Why IQ Isn’t Enough for Pain Care

By Pat Akerberg, Columnist

Our once patient-centric healthcare system has been upended and turned into a profit-over-people financial equation. 

Consequently, patients feel their concerns are intentionally disregarded while medical practitioners are ham strung by compromised standards. I wonder if they are as disillusioned as we are with timed, cookie-cutter treatment approaches that reinforce unsettling disconnects.

One such disconnect involves an underrated, often missing link – empathy – considered one of the most effective aspects of an outstanding healthcare practitioner. 

Empathy is compassion for the chronic illness, pain and impairments their patients endure. 

In his 2005 groundbreaking book, “Emotional Intelligence: Why It Can Matter More Than IQ,” Daniel Goleman made the case for empathy to be recognized as an essential component for emotional intelligence.

Differing from the intellectual focus of IQ, empathy is one of the 5 essential dimensions that make up ones’ emotional quotient or emotional intelligence – “EQ” for short. 

  • Emotional self-awareness: Knowing what one is feeling at any given time and understanding the impact those moods have on others
  • Self-regulation: Controlling or redirecting one’s emotions; anticipating consequences before acting on impulse
  • Internal Motivation: Utilizing emotional factors to achieve goals, enjoy the learning process and persevere in the face of obstacles
  • Empathy: Sensing and responding effectively to the emotions of others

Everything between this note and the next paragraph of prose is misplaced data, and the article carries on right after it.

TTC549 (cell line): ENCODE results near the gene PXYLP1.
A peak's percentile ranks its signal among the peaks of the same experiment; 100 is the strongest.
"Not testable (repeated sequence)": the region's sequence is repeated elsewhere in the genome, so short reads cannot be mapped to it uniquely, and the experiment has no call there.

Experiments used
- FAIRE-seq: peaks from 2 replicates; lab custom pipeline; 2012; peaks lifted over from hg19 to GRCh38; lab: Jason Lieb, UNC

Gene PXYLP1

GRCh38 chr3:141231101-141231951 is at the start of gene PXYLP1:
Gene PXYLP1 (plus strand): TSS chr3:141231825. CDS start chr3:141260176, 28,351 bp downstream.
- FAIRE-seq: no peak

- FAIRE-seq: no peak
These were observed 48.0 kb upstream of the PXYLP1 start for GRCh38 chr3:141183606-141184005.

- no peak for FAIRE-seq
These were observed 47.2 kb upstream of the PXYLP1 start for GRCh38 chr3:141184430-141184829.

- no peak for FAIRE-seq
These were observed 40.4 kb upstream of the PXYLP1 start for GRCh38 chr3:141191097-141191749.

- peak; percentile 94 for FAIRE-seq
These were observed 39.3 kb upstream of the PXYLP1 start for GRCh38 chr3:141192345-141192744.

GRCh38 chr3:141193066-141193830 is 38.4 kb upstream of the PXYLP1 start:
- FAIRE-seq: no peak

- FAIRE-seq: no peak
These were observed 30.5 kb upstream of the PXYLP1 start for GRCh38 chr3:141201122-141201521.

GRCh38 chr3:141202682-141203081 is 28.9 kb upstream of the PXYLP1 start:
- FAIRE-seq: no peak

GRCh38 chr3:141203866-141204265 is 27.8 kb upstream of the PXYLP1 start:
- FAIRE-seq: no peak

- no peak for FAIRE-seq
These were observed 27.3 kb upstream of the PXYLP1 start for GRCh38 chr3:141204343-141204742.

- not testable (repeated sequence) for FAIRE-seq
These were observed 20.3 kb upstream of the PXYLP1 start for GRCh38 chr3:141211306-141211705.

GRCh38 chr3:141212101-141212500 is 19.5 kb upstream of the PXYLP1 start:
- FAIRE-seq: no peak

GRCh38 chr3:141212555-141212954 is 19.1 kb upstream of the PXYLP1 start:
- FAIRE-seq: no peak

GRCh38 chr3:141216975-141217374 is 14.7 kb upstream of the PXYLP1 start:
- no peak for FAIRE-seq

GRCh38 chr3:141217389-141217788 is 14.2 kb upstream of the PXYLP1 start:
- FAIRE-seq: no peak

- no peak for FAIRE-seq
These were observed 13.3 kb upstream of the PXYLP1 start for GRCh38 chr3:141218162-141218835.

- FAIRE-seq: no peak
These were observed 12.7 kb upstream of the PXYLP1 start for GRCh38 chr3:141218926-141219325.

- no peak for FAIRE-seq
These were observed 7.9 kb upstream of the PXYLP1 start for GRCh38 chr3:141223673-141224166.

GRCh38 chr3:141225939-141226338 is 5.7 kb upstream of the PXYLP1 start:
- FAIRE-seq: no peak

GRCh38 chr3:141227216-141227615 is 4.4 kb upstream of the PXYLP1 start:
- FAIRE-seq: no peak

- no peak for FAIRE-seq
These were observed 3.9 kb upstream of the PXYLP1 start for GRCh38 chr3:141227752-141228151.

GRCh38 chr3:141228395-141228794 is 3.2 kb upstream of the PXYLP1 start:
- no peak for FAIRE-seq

• Social skills: Managing relationships, inspiring others and creating connections

The key point behind EQ is that it can often matter more than IQ or technical training alone.  While IQ may typically get someone hired or gain them entry, the EQ factor is what gets them promoted, predicts excellence and professional success.

Possessing both IQ and EQ is considered a winning combination in any role or field. But not everyone acquires that golden pair without awareness and training -- unless they are uniquely and naturally skilled at both. 

Our medical practitioners (regulators and stakeholders) are no exception to this.  In fact, the widespread distortions and neglect surrounding our side of the pain care equation and story clearly demonstrate the kind of harm pervasive EQ blind spots can do.

We’ve all experienced those rare physicians and practitioners who are both competent and capable of conveying a caring approach and empathetic style.  Even if medications and various treatments fall short in addressing our chronic illnesses, their support and desire to help us never falters.

It helps immeasurably to know they’re in our corner.  Physical healing may not always be possible given our circumstances, but that’s not the only kind of healing that matters. The presence of such EQ far outweighs the deficits of an approach without it.  Numerous studies confirm that such human consideration and concern delivers a positive placebo effect that can’t be underestimated. 

Pain patients already endure more than most will ever face.  We suffer even further when our practitioners and administrators lack or devalue the human understanding EQ brings.

So how effective are our practitioners at delivering that kind of humanistic medical care in our current system?

Using the 5 factors for EQ, I did a personal rating of all of the practitioners I’ve seen since the start of my trigeminal neuralgia.  It turns out that 30% on my list are high in EQ.  Unfortunately, that means that 70% fall short.